Wednesday, November 12, 2008

Thinking human rights

(Apology in advance. I'm still a bit fuzzy on this one.)

I've been toying with the thought of whether we should re-work the "human rights" discussion into a inter-relational, rather than individualist, framework. (Assuming Christians would argue the foundational component of society is relationship, not the individual nor the society as a whole.) So Christians would defend proselytisation as freedom to pursue agreement together and the freedom to differ.

The problem is, of course, that this inter-relational approach best fits a Christian viewpoint. We can advocate "freedom in relating to God" in place of "freedom of religion", but that's not what a Buddhist is even pursuing. It's not about relationship with God.

The value of the approach is that "rights" do immediately dictate the actions of the individual. They require certain manners of relating from a society, rather than insisting that particular individuals are always free to behave in a particular way without a view to the effect of their actions on others.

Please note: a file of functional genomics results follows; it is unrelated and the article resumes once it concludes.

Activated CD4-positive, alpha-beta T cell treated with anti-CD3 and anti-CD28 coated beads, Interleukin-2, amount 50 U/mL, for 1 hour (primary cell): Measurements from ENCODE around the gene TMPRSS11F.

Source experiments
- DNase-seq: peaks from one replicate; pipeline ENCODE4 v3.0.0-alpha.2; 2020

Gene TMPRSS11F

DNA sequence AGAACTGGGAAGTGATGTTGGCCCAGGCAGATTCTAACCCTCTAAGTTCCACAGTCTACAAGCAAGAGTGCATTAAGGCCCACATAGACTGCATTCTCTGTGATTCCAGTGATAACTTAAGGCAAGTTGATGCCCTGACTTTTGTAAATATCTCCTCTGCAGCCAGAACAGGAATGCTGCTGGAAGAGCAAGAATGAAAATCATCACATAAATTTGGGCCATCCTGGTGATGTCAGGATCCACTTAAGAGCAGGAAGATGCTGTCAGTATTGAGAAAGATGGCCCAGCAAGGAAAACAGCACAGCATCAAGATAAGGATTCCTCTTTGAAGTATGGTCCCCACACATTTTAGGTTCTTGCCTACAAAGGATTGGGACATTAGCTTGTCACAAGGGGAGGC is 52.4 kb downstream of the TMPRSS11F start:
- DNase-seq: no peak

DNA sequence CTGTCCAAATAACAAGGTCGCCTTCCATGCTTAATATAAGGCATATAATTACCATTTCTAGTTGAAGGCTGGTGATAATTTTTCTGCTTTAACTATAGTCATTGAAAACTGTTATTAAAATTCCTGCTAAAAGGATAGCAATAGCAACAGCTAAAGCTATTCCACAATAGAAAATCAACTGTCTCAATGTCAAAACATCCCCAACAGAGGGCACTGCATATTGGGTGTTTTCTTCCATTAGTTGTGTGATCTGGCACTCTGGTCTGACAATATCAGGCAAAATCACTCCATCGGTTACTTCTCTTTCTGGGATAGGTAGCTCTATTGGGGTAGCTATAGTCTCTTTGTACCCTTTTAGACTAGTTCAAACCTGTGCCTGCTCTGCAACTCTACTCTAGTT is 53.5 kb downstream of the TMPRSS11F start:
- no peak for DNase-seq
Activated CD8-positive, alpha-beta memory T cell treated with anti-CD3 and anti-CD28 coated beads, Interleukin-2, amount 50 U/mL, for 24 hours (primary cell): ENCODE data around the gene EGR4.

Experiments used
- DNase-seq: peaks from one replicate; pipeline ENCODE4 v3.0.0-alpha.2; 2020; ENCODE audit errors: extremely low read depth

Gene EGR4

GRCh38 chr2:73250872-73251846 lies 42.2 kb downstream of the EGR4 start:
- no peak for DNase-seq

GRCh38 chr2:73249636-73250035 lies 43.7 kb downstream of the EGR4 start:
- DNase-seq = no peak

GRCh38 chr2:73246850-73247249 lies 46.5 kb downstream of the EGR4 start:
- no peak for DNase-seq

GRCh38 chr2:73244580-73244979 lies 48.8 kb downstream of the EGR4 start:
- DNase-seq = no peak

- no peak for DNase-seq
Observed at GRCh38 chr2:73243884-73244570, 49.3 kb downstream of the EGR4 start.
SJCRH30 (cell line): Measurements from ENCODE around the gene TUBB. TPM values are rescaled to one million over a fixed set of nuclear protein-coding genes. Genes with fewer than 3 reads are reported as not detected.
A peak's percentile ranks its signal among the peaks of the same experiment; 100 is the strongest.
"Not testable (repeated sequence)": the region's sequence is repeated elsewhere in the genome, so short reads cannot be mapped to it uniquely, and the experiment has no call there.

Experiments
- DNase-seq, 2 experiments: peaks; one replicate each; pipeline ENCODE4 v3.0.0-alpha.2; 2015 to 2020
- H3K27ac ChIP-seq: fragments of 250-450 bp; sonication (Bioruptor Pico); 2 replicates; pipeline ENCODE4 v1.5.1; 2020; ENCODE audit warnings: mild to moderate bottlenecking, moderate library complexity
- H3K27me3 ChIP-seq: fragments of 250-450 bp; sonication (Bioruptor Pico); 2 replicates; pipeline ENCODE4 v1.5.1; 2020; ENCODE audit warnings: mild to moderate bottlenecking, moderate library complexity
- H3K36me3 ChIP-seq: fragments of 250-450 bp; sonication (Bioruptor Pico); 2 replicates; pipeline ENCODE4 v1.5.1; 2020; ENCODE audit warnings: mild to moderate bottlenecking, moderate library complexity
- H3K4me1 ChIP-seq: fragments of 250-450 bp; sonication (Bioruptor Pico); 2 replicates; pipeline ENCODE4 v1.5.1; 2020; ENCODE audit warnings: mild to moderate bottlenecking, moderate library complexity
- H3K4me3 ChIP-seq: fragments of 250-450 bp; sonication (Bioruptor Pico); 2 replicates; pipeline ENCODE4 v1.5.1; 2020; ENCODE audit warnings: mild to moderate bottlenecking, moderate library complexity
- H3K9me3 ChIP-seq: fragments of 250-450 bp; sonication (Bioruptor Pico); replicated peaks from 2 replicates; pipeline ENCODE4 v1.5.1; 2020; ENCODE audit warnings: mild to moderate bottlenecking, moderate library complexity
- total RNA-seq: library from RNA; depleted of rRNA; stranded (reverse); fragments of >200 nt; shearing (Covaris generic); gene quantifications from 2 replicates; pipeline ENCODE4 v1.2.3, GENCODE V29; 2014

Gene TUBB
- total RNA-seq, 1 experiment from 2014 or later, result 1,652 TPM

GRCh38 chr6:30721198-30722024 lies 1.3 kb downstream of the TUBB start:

Probably lawyers will tell me it's unenforcable. And of course, any collection of rights will ultimately enter conflict. Whether it's worded as the "right to liberty" versus the "right to equality before the law" or the "right to relate" versus the "right to equality in relationship with officers and agents of the law".

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